#114 Can I drink alcohol and still lose weight?
What a strange year it has been. I know that a few of my clients have hunkered down and used wine to help ease the lockdown pain.
In terms of fighting the coronavirus staying healthy is one of the best defences.
Did you know that there is real evidence that diet can change the outcome of Covid?
A study published in the British Medical Journal found that the severity of Covid symptoms is reduced by 73% in those who follow a plant-based diet.
The silly season is almost upon us. Already we are inundated with Christmas Carols in the shops!
So before things get hectic, let's take a look at the topic of alcohol.
Can I lose weight and still drink alcohol?
Yes, you absolutely can!
But you do have to be intentional about your drinking. Whether your goal is weight loss or maintaining your current weight, planning is key.
By all means, plan alcohol into your week but don't use it to buffer your emotions or as a reward for a hard day.
You might choose to drink at the weekends but not on school nights and that is fine.
Make the decision not to drink during the week without feeling deprived, it's ok to want a drink and choose not to have one!!
It's ok to want a drink during the week and just choose to wait until the weekend. (without feeling crabby)
Often we have the urge to drink but just like the urge for cake, if you wait 10 mins you'll find that you didn't even really want it.
Often you think you need a drink but really you are just tired and a good night's sleep is a better option.
Learn how to turn off your day and destress with your thoughts rather than alcohol.
Your liver is your biggest fat-burning organ. 3/4 of a unit of alcohol takes one hour for the liver to process. While it is processing alcohol, it can't process any other calories, like nibbles or dinner, so you end up storing them as body fat.
I often get asked, what's the best alcohol option for weight loss? A white spirit is usually the answer. Remember, one nip (not a double) is one unit of alcohol. Pair this with soda water or a diet mixer for the lowest calorie option. Just remember, you are still getting the negative impacts of alcohol just without the sugars and carbs.
The healthiest option is red wine but it does contain more calories.
Having said that swapping from wine to vodka or gin with a no sugar mixer has had a huge weight loss impact for many of my clients.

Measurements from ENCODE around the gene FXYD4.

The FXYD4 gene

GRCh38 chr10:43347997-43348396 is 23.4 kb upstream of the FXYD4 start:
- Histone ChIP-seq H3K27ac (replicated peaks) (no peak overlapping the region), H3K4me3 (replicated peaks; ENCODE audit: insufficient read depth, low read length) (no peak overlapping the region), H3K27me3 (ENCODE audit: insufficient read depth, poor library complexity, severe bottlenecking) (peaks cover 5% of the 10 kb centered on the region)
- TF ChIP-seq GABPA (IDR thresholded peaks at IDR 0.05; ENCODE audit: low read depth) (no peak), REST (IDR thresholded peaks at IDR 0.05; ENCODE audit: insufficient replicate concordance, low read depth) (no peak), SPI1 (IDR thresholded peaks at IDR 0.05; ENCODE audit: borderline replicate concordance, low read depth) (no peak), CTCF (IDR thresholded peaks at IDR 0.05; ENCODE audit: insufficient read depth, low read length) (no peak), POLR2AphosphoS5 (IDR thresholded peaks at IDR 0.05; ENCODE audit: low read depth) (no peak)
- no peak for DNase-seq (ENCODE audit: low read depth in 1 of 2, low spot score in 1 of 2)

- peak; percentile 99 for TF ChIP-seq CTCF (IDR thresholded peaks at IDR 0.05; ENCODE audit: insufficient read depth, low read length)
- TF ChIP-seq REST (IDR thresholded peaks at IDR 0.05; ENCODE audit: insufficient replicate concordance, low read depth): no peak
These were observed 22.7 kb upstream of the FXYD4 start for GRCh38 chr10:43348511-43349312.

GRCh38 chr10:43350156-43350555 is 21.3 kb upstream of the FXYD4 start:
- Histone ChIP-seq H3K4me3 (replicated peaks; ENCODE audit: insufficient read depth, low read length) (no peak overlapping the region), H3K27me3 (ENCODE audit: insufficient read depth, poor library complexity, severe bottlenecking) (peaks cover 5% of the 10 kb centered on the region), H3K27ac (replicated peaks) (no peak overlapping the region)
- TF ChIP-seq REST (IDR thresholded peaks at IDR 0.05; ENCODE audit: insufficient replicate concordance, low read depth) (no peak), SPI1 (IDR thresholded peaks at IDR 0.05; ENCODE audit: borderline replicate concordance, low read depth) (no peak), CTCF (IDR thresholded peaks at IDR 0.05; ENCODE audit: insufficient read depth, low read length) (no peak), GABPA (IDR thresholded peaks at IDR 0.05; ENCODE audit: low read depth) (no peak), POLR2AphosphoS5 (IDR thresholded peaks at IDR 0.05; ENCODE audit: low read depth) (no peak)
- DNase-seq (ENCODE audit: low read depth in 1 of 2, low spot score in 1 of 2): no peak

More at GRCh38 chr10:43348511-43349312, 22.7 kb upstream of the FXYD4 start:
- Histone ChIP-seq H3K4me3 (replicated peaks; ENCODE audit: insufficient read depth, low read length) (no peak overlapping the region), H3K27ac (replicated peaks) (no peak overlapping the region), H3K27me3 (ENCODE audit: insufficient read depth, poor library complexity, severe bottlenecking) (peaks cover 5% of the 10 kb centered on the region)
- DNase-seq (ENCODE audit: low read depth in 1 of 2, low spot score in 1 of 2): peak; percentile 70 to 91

One of my favourite tips is to offset every glass of alcohol with a glass of water. Not only will that help reduce some of the negative effects of alcohol by keeping you hydrated, but often it helps reduce your intake of alcohol in general simply because you feel full, and while you consume water you have less time to drink alcohol!
A standard drink is 330ml of beer at 4% and 100ml of wine. One of my favourite organic red wines is 14% alcohol and in Blog #65, I show you what that standard unit looks like. When I pour myself a glass of wine, I know it gets closer to two standard drinks in one glass!
Let's get down to business, alcohol is a Group 1 carcinogen alongside asbestos and tobacco smoke. It's now widely accepted that the heavier your alcohol consumption the greater your risk of disease or injury. Alcohol is the cause of more than 60 different health conditions.
You can read more about the full list of Group 1 carcinogens from the International Agency for Research on Cancer here.
It is important to be aware of the health complications of consuming alcohol especially as we slide into the silly season. These facts will help you make educated decisions.
New evidence around the health harms from regular drinking continue to emerge and the recommended limit of alcohol for women has gone down to 10 units per week (from 14) and more specifically that's been outlined as two standard drink across five days of the week with 2 alcohol-free days a week.
Many of these guidelines are related to how alcohol is processed by your body especially the liver.
As women, we have a lower body weight compared to men and alcohol is worse for us. We can drink less than men over a shorter period of time and it has an even greater impact on our heart, brain and liver. That combined with the research on the links between alcohol and breast cancer means we need to be careful.
So enjoy alcohol in moderation and don't use it to buffer your emotions.
Thanks for tuning into this week's Motivational Monday.